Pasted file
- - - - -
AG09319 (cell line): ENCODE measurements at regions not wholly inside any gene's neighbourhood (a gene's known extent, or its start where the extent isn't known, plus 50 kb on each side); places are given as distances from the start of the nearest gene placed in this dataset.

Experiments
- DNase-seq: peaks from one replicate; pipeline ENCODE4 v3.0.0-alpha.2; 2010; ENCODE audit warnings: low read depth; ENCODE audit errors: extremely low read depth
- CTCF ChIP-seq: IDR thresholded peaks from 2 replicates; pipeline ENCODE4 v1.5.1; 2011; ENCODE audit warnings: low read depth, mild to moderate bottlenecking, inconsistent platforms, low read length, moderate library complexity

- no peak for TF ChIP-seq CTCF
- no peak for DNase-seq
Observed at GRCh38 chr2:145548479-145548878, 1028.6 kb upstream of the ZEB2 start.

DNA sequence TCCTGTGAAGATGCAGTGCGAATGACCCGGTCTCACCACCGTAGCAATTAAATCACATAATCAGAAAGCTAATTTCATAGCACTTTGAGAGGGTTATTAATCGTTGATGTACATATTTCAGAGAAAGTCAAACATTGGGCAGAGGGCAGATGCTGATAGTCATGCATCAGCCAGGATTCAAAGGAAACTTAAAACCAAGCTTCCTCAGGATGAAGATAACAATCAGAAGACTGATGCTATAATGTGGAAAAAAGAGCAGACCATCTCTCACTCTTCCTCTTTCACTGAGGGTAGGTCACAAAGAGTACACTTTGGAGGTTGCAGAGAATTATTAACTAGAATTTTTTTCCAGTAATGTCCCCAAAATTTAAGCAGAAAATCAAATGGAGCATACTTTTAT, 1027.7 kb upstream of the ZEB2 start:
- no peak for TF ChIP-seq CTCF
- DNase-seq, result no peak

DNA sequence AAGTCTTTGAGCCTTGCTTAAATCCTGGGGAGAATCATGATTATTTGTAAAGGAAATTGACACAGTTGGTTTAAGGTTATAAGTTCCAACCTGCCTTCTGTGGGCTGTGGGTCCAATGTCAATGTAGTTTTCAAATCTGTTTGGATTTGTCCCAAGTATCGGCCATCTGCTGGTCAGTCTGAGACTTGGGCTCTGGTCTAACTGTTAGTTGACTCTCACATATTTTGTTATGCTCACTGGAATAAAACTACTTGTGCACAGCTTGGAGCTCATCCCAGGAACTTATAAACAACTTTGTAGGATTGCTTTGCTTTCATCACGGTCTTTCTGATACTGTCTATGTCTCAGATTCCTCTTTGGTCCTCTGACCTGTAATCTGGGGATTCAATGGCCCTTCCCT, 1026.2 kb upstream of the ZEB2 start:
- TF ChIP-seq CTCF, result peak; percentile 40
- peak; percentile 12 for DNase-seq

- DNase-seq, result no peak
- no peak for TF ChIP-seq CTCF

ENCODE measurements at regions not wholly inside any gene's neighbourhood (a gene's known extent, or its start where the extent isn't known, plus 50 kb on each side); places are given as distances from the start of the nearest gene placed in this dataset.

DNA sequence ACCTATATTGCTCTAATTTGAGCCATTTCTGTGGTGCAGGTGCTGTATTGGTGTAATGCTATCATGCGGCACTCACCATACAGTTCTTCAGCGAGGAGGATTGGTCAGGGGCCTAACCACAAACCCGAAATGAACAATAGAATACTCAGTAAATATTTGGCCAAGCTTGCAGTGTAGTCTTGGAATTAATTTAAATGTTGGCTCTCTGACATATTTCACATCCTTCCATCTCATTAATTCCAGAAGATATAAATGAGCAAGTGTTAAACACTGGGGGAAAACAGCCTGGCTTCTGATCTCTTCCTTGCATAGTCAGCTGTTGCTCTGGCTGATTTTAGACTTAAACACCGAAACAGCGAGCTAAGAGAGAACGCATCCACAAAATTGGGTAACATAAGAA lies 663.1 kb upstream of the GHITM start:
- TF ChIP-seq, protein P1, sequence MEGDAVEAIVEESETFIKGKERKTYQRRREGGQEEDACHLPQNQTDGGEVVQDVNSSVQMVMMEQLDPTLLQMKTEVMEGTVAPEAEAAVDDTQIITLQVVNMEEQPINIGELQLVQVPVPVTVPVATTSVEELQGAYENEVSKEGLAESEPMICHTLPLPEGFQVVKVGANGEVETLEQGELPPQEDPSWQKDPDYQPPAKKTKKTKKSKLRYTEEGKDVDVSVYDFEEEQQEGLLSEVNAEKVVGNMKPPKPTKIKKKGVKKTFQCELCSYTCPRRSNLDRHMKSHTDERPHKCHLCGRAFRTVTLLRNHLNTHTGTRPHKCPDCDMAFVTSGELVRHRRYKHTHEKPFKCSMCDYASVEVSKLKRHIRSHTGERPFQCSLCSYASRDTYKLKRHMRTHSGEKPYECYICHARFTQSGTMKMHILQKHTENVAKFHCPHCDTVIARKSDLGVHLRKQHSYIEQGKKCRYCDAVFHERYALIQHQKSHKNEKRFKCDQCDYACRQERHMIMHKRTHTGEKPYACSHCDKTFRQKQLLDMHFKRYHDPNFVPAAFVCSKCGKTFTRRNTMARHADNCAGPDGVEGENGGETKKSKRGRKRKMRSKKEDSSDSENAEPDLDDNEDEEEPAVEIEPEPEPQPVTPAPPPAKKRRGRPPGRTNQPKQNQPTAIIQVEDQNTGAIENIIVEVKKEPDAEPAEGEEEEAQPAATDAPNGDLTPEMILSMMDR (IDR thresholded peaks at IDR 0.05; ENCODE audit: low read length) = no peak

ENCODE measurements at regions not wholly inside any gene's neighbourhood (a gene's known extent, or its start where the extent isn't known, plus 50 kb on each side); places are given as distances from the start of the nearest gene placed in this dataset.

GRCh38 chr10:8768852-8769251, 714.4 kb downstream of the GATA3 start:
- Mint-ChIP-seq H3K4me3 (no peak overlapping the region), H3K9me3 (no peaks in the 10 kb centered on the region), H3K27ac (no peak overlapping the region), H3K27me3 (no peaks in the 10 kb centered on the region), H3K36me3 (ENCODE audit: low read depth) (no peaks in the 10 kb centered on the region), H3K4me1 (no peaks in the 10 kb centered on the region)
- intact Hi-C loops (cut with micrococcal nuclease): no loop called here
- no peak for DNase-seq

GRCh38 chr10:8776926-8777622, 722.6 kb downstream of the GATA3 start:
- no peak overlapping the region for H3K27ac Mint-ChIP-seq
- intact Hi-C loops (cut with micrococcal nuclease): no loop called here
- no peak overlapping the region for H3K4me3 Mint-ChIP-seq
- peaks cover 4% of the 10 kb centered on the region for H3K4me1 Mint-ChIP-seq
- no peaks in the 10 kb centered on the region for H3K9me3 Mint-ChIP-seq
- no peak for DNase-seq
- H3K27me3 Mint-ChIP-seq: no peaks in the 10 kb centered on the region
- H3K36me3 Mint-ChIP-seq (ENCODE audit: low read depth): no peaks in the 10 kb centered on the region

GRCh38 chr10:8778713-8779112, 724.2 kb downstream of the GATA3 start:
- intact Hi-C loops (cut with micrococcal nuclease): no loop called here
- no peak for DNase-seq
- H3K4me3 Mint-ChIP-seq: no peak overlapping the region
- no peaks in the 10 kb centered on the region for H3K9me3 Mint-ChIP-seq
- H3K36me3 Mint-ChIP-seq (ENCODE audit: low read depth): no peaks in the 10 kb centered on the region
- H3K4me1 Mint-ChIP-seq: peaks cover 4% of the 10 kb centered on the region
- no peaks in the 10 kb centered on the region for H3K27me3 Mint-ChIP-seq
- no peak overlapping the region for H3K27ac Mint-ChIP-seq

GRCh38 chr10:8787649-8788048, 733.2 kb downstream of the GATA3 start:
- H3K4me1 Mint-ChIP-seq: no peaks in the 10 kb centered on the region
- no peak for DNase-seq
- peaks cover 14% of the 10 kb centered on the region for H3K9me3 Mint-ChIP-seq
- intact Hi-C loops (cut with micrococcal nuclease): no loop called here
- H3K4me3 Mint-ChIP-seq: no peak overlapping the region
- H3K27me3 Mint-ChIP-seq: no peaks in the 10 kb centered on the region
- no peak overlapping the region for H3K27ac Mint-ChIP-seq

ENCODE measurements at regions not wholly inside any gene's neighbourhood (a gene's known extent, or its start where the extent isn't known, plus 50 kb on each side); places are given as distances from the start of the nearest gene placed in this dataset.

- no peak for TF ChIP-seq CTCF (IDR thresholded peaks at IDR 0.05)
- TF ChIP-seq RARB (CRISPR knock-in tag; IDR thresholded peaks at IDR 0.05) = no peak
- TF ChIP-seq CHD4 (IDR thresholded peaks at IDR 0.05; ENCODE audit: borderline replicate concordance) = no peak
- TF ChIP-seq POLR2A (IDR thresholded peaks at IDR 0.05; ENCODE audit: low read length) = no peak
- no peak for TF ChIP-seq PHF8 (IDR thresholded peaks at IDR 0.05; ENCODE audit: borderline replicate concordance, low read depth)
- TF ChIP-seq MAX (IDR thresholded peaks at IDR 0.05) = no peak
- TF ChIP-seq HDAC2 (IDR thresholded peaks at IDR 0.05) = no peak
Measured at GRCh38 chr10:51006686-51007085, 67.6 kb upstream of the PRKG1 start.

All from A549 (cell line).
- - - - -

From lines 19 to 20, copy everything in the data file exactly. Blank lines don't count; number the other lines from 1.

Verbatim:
ENCODE measurements at regions not wholly inside any gene's neighbourhood (a gene's known extent, or its start where the extent isn't known, plus 50 kb on each side); places are given as distances from the start of the nearest gene placed in this dataset.

GRCh38 chr10:8768852-8769251, 714.4 kb downstream of the GATA3 start: